US drone strikes `raise legal questions`: Pillay
Drone attacks have become a central part of US counter-terror operations, but Navi Pillay pointed out that they were legally problematic.
Washington: UN human rights chief Navi Pillay has said that the US military drone attacks in Pakistan to kill militants raise serious legal questions.
Drone attacks have become a central part of US counter-terror operations, but Pillay pointed out that they were legally problematic.
“Drone attacks do raise serious questions about compliance with international law, in particular the principle of distinction and proportionality,” the BBC quoted Pillay, as saying.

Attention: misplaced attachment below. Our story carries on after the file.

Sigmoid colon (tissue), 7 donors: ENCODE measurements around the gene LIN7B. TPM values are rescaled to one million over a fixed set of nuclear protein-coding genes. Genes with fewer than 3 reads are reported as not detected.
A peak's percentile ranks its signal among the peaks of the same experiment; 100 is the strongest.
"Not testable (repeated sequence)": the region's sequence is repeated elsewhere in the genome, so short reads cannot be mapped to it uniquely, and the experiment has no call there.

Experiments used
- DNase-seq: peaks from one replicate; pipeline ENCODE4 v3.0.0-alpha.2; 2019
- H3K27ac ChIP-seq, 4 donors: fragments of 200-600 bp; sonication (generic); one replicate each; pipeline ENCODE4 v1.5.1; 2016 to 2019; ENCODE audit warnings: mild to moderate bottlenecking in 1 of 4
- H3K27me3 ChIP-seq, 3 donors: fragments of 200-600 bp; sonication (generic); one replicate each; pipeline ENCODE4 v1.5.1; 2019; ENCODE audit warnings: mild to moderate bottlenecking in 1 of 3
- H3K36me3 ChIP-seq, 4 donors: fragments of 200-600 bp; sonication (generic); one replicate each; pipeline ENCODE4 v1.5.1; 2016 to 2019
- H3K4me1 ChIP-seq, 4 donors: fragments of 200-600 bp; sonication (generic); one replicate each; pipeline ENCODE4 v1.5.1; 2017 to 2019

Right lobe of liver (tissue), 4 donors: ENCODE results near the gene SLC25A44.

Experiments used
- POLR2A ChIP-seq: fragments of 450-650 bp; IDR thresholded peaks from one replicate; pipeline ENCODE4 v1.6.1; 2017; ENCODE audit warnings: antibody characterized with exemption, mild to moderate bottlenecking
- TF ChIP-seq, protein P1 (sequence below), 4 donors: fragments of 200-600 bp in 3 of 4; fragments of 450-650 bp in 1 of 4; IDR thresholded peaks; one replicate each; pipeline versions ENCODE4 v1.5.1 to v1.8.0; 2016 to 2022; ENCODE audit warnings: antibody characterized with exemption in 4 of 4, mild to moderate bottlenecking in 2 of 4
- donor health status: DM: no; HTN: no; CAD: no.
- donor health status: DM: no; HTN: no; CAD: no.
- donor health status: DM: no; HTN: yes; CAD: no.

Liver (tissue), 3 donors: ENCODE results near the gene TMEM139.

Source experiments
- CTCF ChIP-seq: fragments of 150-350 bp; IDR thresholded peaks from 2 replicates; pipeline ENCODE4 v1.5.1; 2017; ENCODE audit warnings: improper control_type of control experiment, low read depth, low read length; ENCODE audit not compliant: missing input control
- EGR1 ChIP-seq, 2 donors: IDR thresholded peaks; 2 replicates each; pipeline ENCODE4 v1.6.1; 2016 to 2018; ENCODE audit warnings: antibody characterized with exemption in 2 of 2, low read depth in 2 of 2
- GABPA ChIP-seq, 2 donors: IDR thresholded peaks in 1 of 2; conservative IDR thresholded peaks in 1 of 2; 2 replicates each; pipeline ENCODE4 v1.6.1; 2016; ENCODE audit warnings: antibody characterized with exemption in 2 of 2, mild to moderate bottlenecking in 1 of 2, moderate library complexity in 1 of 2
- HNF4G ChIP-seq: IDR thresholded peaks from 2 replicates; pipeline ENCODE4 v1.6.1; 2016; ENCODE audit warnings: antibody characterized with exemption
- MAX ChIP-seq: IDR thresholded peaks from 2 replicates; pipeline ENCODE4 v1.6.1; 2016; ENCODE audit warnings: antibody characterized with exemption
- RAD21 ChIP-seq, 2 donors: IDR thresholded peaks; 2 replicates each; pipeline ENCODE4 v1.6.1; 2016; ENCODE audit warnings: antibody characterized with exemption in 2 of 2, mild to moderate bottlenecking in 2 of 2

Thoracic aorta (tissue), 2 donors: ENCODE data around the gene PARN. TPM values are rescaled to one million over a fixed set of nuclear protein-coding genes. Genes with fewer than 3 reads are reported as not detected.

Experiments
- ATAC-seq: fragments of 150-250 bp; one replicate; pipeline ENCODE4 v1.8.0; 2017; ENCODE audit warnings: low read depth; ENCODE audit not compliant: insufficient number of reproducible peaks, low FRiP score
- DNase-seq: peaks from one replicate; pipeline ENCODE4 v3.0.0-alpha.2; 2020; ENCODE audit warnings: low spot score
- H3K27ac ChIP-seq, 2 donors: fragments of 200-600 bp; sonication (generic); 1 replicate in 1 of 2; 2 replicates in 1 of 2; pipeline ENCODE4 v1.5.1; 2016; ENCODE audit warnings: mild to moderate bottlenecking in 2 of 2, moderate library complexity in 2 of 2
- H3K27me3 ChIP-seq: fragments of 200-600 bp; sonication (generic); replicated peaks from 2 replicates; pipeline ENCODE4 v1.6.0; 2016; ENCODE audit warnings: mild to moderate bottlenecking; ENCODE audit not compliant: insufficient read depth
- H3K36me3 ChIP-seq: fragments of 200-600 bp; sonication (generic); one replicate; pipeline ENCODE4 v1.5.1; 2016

“Ensuring accountability for any failure to comply with international law is also difficult when drone attacks are conducted outside the military chain of command,” she added.
Pillay also raised concerns that the strikes were being conducted ‘beyond effective and transparent mechanisms of civilian or military control’.
According to the report, Pillay said that she had suggested to Pakistan to invite the United Nations Special Rapporteur on Summary or Arbitrary Executions to investigate some of the incidents.
Meanwhile, US Defence Secretary Leon Panetta recently said that the US would "continue to defend ourselves".
US officials defended the policy after al Qaeda leader Abu Yahya al-Libi was reportedly killed in a drone strike earlier this week.